Friday, July 23, 2010
Wednesday, July 14, 2010
“Naked I came from my mother’s womb, and naked shall I return. The Lord gave, and the Lord has taken away; blessed be the name of the Lord.” Job 1:21
Job did not say, “Blessed be the Lord” but “Blessed be the name of the Lord.” At issue in his life was not only his own reverence for God but also the name of the Lord in the world, how God would be thought about and spoken about and felt about. Job was expressing his own trust and also instructing and admonishing all others, including us, who watch him suffer at the Lord’s hand.
“Naked I came from my mother’s womb.” I came into the world with nothing. I’m not entitled to anything. Everything I’ve received has been of grace.
“Naked shall I return.” When I die, I’ll take nothing with me except what’s in my soul. I will cling to nothing in this life except what prepares me to die.
“The Lord gave.” He has been so good to me, so generous. I am astounded at his bounty toward me.
“The Lord has taken away.” Why not? When he gives, he doesn’t give away. He gives on trust. I am a steward, not an owner. And I don’t need to understand more than that. He doesn’t have to consult with me about what he does with his own property.
“Blessed be the name of the Lord.” God has done nothing wrong. He has been good in his giving and in his taking. Self-pity is an uncomprehending response. What’s happening here is, God’s name is being made more obvious in my life. I’m part of a drama, displaying who God really is here in this world of false appearances. That’s the true meaning of my life, and it’s a privilege to be involved. So I don’t want merely to acquiesce to God; I want to praise God, and I want you to praise him too.Blessed be the name of the Lord is a post from: Ray Ortlund
Thursday, July 8, 2010
I was reminded today that when we fear there is room for little else. I'm not sure if I am ready to hope for things not promised, but I am feeling just brave enough to dwell on the "party in Heaven" as my friend puts it. The greatest thing I hope for, and it has already been given.
One of the seven angels who had the seven bowls full of the seven last plagues came and said to me, “Come, I will show you the bride, the wife of the Lamb.” And he carried me away in the Spirit to a mountain great and high, and showed me the Holy City, Jerusalem, coming down out of heaven from God. – Revelation 21:9-10"What began in a garden will end in a city. God’s glory will be shown as a place where diversity, density, and culture will meet. There is a city coming that we are called to live in. A place where relationships will not be burdensome but a joyful experience. A place that will redefine our views of what city living is like. Once again, God is calling us to Himself, for in that final day we will be gathered together in an urban environment that goes beyond all comprehension!"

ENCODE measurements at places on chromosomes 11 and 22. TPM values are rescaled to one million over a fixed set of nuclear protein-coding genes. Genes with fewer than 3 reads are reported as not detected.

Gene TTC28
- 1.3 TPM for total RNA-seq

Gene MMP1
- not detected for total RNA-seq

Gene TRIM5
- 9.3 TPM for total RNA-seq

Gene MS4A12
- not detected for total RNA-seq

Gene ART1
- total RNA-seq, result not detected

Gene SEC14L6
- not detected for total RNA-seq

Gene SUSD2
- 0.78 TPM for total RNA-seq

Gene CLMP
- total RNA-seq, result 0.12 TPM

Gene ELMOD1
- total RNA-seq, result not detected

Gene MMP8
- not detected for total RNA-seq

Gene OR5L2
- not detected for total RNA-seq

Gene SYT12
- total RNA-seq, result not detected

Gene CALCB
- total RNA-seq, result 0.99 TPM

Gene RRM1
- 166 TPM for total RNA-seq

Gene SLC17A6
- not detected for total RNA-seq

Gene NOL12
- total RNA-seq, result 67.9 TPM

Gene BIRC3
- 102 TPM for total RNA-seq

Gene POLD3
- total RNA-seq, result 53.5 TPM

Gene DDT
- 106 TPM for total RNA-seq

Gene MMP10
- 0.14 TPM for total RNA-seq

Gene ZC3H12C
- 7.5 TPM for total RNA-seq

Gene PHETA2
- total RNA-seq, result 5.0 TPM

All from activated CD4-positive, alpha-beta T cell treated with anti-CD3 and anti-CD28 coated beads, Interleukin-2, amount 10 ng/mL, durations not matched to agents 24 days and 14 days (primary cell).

Today’s commentary by:
Dave Whitehead, Senior Pastor, GraceNYC.org
Tuesday, July 6, 2010
you have removed my sackcloth
and clothed me with joy,
that my heart may sing to you and not be silent.
O LORD my God, I will give thanks to you forever!
"I'm not sure we will ever be fully released to "dance" before the Lord until we've learned to wail. You'll never know the experience of being clothed with joy until you've allowed Him to remove your sackcloth."
Today I was watching the second episode of season one and God comes to Joan's house as a mail lady. Mail Lady God delivers a package to Joan and charges her $12...
Joan: What are You going to do with $12?
Mail Lady God: It's not what I am going to do with it. It's what you are going to do without it.
Isn't that how God reveals His glory in us? He gives and takes away. When He takes away, it gives us the opportunity to either glorify Him (by His grace) or ourselves (by our own strength). So substitute the $12 for something that God has taken (keeping in mind that everything you have is His and given by Him). What are you going to do without it.
Friday, July 2, 2010
and take away all my sins.
As Peter tells us in his first letter, the fire of trial brings our hidden sin to the surface. It is brought forth and we have the opportunity to either indulge ourselves or repent of this sin brought to light. Verse 18 of Psalm 25 has always been (and by always I mean my five short years with Christ) a special place to me. I readily see how trial brings sin to light. I see how valuable trial can be to our faith. I see why David would ask God not to take away his suffering but to take away his sin. Unfortunately in these fallen bodies our sin is endless and so can our suffering be. In God's sovereignty, He has made a way for one to seek out the other that we may repent and be forgiven.
Up until a week ago I thought my health was getting better. I thought God was in the process of healing my broken body. This of course pleased me but there was a part of me that would miss the pain. Not the pain itself, but the result of the pain. The times that I was in the most pain were the times that I felt closest to God. So many nights all I could do was lie still, breathe and allow God to carry me through. This week I found that I will probably not get better. I will continue to have physical pain. I would never say that it doesn't hurt to hear this news - I am grieving to be sure - but there is so much sweetness to it. This thorn in my flesh will glorify God and keep me close to Him far more abundantly than if it weren't there. The pain shows me where my hope is and, when it is not in Christ, the Holy Spirit tells me (directly or indirectly through my dear friends).
These trials have come so that our faith may be purified and proved genuine to result in praise and glory and honor when Jesus Christ is revealed. Since this is the case, Lord purify! Look upon my affliction and distress. Do not take them, but take away my sins.